It wasnt 17 months, but any time spent away from Don Draper and Joan Harris is too long, if you ask me.
On Sunday, the AMC period drama "Mad Men" returns for its sixth season a mere 10 months after the season five finale.
And thank goodness for that.
While I spent the extended break between the fourth and fifth seasons rewatching the entire series, I've only viewed each of the season five episodes once.
But if you've yet to catch up on what is perhaps the greatest drama currently (ever?) on television, you'll be happy to know that all five seasons are available on Netflix instant stream.
Granted, you only have two days to digest it all, but if you start now (say, 8 a.m. today) and shirk every other responsibility, you should be able to fit them all in before 9 p.m. Sunday -- and maybe even sneak in a nap or two (trust me, I did the math).
It just might be worth it.
Creator and producer Matthew Weiner has said that the show will only have seven seasons, making this the penultimate.
It's never too late to jump on the bandwagon.
I generally like to speculate about what the upcoming season might hold, but I'm almost never on the mark. So instead, in true Draper-form, I'd like to make a pitch.
Here are the reasons you should invest your time in Sterling Cooper Draper Pryce (Harris? Campbell?):
Jon Hamm is phenomenal. And he's probably the sexiest man on television right now (aside from Blake Shelton, but I don't count reality TV). Seeing Hamm in other roles, like the stupid but good-looking guy on "30 Rock," only reinforces what an great actor he is and how he brings Draper to life.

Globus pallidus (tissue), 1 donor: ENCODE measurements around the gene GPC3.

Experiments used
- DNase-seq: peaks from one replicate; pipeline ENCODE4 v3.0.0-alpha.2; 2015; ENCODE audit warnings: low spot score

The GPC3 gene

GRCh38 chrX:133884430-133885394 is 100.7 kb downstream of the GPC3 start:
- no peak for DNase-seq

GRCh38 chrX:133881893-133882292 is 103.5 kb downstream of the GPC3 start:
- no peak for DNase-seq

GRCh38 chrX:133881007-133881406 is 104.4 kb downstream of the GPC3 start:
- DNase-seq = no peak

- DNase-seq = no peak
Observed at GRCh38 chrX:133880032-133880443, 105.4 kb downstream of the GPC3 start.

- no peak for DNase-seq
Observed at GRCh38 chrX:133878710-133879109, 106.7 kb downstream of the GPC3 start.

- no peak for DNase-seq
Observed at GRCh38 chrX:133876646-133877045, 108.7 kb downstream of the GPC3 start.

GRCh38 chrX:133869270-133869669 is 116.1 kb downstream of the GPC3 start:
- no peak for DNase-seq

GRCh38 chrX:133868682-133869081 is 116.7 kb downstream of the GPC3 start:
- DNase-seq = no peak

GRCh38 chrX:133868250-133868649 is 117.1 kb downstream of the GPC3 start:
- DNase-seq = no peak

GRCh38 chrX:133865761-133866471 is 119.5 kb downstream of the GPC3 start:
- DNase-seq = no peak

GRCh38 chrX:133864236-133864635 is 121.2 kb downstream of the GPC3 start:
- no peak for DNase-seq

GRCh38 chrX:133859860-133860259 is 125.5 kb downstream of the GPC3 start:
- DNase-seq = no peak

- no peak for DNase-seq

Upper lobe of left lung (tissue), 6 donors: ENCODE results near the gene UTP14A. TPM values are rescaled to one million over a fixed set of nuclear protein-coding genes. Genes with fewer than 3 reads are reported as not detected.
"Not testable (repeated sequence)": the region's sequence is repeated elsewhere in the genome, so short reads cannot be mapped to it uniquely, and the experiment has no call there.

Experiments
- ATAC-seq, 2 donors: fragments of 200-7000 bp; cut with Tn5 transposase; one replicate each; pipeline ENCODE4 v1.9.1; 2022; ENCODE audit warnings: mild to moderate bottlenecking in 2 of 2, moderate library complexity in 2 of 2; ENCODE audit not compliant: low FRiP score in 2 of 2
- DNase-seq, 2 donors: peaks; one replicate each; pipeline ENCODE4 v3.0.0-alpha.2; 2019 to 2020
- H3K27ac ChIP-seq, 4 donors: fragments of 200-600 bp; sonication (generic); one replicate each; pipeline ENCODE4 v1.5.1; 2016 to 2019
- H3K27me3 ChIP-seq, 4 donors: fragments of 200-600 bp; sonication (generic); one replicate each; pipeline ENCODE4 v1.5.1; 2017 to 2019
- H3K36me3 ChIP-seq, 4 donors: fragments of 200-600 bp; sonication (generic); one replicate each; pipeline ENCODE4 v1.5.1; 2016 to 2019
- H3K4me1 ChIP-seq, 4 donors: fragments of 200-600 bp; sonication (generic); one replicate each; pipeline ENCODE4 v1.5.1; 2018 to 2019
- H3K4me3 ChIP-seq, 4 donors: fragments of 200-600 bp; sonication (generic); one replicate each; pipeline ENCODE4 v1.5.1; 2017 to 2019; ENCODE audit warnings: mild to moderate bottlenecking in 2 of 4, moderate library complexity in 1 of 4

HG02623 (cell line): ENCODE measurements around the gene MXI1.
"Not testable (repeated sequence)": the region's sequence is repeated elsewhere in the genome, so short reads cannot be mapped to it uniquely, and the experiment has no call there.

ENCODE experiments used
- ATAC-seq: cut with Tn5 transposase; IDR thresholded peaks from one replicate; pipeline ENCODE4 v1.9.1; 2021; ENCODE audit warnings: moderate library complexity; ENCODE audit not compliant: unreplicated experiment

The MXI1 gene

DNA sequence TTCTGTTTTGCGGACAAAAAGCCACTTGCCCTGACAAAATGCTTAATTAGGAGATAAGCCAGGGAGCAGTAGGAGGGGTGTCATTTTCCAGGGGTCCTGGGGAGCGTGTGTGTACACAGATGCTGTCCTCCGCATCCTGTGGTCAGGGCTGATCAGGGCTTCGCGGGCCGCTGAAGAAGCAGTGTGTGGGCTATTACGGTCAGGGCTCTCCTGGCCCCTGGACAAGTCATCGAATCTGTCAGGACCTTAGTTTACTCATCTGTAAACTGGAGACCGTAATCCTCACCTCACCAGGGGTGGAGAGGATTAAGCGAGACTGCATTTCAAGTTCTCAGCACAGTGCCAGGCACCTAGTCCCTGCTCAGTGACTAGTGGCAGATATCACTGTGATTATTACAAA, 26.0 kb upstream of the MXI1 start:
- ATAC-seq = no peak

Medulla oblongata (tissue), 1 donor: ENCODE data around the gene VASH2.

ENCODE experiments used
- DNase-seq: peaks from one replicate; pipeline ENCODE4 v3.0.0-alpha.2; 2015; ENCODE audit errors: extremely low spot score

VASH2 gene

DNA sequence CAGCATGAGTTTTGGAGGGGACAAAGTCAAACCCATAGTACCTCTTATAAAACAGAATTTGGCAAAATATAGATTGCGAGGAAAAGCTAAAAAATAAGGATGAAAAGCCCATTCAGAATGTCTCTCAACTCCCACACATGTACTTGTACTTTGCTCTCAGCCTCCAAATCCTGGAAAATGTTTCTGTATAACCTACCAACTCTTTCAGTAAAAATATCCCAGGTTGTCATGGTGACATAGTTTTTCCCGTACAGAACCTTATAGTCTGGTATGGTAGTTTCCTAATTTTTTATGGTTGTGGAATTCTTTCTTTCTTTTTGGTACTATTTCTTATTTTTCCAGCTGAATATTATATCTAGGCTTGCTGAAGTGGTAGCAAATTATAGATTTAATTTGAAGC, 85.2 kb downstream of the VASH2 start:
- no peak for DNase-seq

Last year on "Inside the Actor's Studio," it was revealed that casting directors were afraid he wasn't sexy enough for the role. I hope those people were fired.
When it began, the series was set in 1960. On Sunday, it's rumored to start off at the end of 1967. Fashion of the late '50s to early '60s is a favorite of mine, and "Mad Men" has helped revive that trend. The look of this show is absolutely stunning. From the costuming, hair and makeup to Don and Megan's NYC apartment, the show oozes style in a way that makes me nostalgic for a time during which I didn't even live. It's that good.
Even unlikable characters are compelling in some way. If you've listened to the hype (and it's all true), you know the writing is top-notch. These aren't flat characters we're dealing with here and even the weasly Pete Campbell is nuanced and sympathetic sometimes.
Ever wish you could drink on the job? "Mad Men" will show you the pros and cons of that dated practice. But the food and drinks of the time are another great reason to watch. "The Unofficial Mad Men Cookbook" features fare from the show's first four seasons and makes a great resource for premiere parties.
Katie McCarthy, firstname.lastname@example.org or 706-571-8515.